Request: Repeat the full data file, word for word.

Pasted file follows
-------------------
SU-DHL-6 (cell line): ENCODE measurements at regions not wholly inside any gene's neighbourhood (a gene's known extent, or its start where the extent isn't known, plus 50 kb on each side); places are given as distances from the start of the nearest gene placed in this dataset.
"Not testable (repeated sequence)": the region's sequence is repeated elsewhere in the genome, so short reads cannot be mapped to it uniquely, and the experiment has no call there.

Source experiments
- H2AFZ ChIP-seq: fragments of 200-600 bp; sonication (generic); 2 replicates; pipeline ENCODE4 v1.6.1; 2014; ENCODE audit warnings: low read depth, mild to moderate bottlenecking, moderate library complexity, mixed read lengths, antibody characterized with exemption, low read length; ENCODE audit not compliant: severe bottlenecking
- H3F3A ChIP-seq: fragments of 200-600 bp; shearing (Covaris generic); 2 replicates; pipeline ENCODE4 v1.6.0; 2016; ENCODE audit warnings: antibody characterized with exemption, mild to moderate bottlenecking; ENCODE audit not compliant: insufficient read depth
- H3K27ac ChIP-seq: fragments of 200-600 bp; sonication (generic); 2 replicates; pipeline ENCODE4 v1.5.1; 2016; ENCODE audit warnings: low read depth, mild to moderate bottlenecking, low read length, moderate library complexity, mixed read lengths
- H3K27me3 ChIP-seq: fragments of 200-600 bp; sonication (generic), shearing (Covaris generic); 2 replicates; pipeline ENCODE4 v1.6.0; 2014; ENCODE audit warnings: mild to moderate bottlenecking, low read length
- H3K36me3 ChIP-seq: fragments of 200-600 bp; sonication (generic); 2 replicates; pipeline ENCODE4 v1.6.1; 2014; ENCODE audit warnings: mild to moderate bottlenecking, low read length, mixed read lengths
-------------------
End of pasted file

SU-DHL-6 (cell line): ENCODE measurements at regions not wholly inside any gene's neighbourhood (a gene's known extent, or its start where the extent isn't known, plus 50 kb on each side); places are given as distances from the start of the nearest gene placed in this dataset.
"Not testable (repeated sequence)": the region's sequence is repeated elsewhere in the genome, so short reads cannot be mapped to it uniquely, and the experiment has no call there.

Source experiments
- H2AFZ ChIP-seq: fragments of 200-600 bp; sonication (generic); 2 replicates; pipeline ENCODE4 v1.6.1; 2014; ENCODE audit warnings: low read depth, mild to moderate bottlenecking, moderate library complexity, mixed read lengths, antibody characterized with exemption, low read length; ENCODE audit not compliant: severe bottlenecking
- H3F3A ChIP-seq: fragments of 200-600 bp; shearing (Covaris generic); 2 replicates; pipeline ENCODE4 v1.6.0; 2016; ENCODE audit warnings: antibody characterized with exemption, mild to moderate bottlenecking; ENCODE audit not compliant: insufficient read depth
- H3K27ac ChIP-seq: fragments of 200-600 bp; sonication (generic); 2 replicates; pipeline ENCODE4 v1.5.1; 2016; ENCODE audit warnings: low read depth, mild to moderate bottlenecking, low read length, moderate library complexity, mixed read lengths
- H3K27me3 ChIP-seq: fragments of 200-600 bp; sonication (generic), shearing (Covaris generic); 2 replicates; pipeline ENCODE4 v1.6.0; 2014; ENCODE audit warnings: mild to moderate bottlenecking, low read length
- H3K36me3 ChIP-seq: fragments of 200-600 bp; sonication (generic); 2 replicates; pipeline ENCODE4 v1.6.1; 2014; ENCODE audit warnings: mild to moderate bottlenecking, low read length, mixed read lengths